By Holly McKee, published on 31st March 2016

On February 1-4, the National Agency for Food and Drug Administration and Control (NAFDAC) with support from UNICEF Nigeria hosted a 4-day training focused on effective systems in the monitoring of fortified foods. The workshop in Lagos, Nigeria brought together 27 stakeholders from government, international NGOs as well as industry. 

A country with a population of over 170 million and the largest economy in Africa, Nigeria also ranks 14th in a global assessment of under-five mortality rate with vitamin A deficiency affecting every 3rd child. “Micronutrient deficiencies are an enduring problem within Nigeria, with pregnant women and young children disproportionately affected” said Pragya Mathema, nutrition manager at UNICEF Nigeria. “The large scale food fortification program holds incredible potential for improving the nutritional status of the population, yet this potential will not be realized until adequately fortified foods are reaching the majority of dinner tables around the country,” he adds. Food fortification – the addition of essential micronutrients (vitamins and minerals) to staple foods has been recognized as one of the most cost effective interventions in combatting malnutrition and consequently child mortality. Nigeria mandated the fortification of selected food staples – wheat flour, maize flour, sugar and vegetable oil – with vitamin A, iron and other micronutrients as early as 2002.

Despite being a straight forward solution, the implementation of food fortification is often challenging and can take some time, demanding collaboration between industry, civil sector and government. For industry, fortification can imply modifying the production process, acquiring dosing equipment for vitamin premix, and changing the packaging to indicate the new ingredients and nutritional value of fortified products. However, once fortification is running, the final additional cost is negligible – adding only 0.3%-2.3% to production costs, according to industry experts. For the government, the implementation of food fortification means allocating human resources, training inspectors how to support and control the industry, building additional analytical capacity for micronutrients, and ensuring that imported foods comply with national fortification standards.

NAFDAC and UNICEF organized the training with the aim of addressing these issues: “The 4-day training in Lagos served as a great opportunity to enhance national capacity around food fortification monitoring. The training reinforced how important it is for inspectors to understand all aspects of the fortification program; from internal quality control and quality assurance to regulatory audits and sample analysis”, said Henry Mark, nutrition specialist at UNICEF Nigeria.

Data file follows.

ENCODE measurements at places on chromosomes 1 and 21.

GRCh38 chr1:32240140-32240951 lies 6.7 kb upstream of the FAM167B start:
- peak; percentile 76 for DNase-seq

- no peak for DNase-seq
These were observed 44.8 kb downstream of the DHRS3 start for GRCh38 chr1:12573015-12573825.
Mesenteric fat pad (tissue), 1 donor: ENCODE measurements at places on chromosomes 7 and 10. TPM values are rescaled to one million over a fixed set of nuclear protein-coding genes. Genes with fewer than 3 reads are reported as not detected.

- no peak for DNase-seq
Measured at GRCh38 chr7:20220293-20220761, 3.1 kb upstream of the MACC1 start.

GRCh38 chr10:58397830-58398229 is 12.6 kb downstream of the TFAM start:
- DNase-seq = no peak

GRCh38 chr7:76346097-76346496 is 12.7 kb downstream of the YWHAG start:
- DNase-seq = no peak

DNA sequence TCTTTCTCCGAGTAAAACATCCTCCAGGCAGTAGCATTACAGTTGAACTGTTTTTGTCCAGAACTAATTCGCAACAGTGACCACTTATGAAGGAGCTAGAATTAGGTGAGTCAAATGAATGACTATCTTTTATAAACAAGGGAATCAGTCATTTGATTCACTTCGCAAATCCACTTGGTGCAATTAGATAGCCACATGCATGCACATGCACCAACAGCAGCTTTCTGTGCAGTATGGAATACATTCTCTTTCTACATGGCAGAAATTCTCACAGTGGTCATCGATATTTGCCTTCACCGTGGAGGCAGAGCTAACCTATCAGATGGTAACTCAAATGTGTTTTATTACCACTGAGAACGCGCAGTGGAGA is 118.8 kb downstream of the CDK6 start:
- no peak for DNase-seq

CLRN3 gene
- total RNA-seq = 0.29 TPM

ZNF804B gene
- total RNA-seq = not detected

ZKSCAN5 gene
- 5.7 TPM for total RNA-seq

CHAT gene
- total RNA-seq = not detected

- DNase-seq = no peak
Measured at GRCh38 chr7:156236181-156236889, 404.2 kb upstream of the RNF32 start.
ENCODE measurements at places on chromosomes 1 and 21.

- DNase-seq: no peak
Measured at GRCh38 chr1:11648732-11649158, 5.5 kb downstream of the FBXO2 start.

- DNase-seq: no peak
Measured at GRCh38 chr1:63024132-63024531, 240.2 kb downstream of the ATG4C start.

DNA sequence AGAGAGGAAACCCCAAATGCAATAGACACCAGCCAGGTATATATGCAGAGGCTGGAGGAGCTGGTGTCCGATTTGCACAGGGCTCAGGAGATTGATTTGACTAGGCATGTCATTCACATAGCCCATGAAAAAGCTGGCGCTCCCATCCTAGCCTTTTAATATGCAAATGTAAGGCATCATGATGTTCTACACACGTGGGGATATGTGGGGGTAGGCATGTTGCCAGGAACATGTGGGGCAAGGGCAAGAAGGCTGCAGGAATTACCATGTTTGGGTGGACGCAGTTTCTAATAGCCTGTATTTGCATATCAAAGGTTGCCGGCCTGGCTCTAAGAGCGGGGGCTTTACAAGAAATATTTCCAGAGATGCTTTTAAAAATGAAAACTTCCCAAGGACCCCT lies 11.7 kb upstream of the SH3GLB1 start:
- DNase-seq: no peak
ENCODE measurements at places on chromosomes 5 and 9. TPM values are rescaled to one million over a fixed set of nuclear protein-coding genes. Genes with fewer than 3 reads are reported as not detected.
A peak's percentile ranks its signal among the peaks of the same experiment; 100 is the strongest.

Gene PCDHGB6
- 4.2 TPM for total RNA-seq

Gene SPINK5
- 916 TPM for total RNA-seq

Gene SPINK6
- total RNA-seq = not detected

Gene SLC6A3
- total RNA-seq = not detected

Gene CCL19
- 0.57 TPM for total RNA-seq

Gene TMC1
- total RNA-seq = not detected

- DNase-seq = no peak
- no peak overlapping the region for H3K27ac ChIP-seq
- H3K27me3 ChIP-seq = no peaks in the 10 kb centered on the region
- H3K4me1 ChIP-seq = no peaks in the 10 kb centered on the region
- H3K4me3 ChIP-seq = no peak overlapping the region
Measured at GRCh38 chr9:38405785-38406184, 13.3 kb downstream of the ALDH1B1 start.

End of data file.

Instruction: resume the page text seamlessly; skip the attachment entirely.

The training was led by Dr. Anna Zhenchuk, Technical Director at BioAnalyt. “When I started doing trainings in 2012, I focused solely on hands-on experience with the test kits used for micronutrient analysis (iChecks). However, I learned with time, that in order for the measurement to have an impact, the scope of the training needed expanding. Now, these trainings take days and have a full systems approach: we cover technical aspects of food fortification such as auditing, inspection, sampling, analysis, data interpretation, records as well as enforcement and impact studies. All are needed to ensure that adequate food fortification happens.”

“Following the Arusha declaration, there is real momentum in Nigeria to drive fortification activities forward. UNICEF has supported the Government and partners to develop a joint declaration to accelerate the attainment of our goals and ensure the potential benefits of the program are realized,” adds Mathema. Local stakeholders are picking up on the momentum – Dangote together with the Bill and Melinda Gates Foundation has committed $100 million to improving nutrition, including fortification of staple foods with essential micro-nutrients using a community based approach. Industry is the key here, as it is food producers that deliver the fortified foods to the population while the government’s role is to create an enabling environment through technical support and import controls. As Henry Mark said “The training will take us a step closer in our pursuit to achieve universal access to fortified foods in Nigeria.”


Holly McKee is the Technical Director at BioAnalyt, working hand in hand with our customers to improve user experience and to empower customers to make evidence based decisions. Holly, a native of Seattle, has a diverse and rich background in scientific and cultural topics. This allows her to provide excellent support on biochemistry and IT questions, while having great experiences across dozens of countries we work with.

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